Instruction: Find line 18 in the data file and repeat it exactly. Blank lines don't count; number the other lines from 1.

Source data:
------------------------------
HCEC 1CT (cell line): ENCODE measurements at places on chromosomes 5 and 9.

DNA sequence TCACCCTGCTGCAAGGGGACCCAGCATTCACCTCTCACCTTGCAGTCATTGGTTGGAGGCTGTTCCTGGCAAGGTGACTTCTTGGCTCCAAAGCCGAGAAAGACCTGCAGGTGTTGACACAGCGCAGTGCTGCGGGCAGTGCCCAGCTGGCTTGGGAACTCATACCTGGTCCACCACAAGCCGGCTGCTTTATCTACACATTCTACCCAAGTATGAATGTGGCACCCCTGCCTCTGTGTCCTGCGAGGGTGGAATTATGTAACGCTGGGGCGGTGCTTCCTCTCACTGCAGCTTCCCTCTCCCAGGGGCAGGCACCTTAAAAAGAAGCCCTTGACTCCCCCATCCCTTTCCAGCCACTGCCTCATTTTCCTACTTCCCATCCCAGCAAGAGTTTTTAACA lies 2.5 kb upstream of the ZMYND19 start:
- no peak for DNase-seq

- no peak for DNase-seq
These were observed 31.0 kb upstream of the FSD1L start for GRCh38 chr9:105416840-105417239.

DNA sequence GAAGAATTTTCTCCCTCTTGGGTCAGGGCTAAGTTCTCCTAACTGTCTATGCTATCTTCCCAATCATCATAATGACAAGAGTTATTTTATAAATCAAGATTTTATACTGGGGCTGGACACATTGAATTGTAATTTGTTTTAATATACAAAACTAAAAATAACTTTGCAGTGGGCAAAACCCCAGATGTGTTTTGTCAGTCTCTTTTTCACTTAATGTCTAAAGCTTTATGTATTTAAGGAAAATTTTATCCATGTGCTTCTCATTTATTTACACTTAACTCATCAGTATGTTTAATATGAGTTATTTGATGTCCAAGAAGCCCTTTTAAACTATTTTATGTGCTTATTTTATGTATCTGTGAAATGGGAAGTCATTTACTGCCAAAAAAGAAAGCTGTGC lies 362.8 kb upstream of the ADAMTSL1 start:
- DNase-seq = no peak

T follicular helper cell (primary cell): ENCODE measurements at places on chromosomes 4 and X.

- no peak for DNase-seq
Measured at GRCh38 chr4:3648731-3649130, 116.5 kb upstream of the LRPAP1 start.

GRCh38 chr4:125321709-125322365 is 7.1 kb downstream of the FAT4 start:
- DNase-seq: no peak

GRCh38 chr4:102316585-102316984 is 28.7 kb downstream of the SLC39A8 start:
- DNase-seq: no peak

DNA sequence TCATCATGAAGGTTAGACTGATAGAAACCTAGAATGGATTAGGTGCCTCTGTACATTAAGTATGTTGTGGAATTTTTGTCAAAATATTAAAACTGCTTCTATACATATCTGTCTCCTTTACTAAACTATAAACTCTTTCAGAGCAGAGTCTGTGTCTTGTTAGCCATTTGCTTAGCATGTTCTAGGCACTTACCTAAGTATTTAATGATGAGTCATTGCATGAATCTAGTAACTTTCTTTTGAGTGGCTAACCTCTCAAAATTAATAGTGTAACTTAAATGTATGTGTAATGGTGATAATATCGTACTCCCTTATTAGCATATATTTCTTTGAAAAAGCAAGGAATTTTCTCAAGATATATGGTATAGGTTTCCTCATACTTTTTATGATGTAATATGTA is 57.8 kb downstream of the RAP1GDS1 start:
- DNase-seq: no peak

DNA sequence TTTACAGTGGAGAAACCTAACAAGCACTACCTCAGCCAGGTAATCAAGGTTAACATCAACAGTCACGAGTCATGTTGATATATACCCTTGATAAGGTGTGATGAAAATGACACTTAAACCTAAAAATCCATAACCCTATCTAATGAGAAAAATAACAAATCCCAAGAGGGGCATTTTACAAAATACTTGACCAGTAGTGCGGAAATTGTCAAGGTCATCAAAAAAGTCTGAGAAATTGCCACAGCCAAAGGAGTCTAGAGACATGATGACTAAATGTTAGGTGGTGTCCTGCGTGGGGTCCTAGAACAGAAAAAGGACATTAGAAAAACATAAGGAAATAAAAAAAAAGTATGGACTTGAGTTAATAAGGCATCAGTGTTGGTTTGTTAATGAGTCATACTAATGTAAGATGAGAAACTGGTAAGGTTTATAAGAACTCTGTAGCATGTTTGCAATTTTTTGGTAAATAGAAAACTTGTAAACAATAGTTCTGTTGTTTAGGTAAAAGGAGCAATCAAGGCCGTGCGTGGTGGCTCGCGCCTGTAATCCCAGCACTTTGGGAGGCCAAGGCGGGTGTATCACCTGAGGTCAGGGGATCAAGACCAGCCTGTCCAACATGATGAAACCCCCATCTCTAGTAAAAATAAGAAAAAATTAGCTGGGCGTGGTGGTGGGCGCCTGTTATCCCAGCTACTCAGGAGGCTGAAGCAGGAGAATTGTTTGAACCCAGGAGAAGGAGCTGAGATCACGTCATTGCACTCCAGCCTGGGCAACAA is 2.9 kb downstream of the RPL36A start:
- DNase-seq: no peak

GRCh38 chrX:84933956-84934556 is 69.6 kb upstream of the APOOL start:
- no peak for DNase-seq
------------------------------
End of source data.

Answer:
- DNase-seq: no peak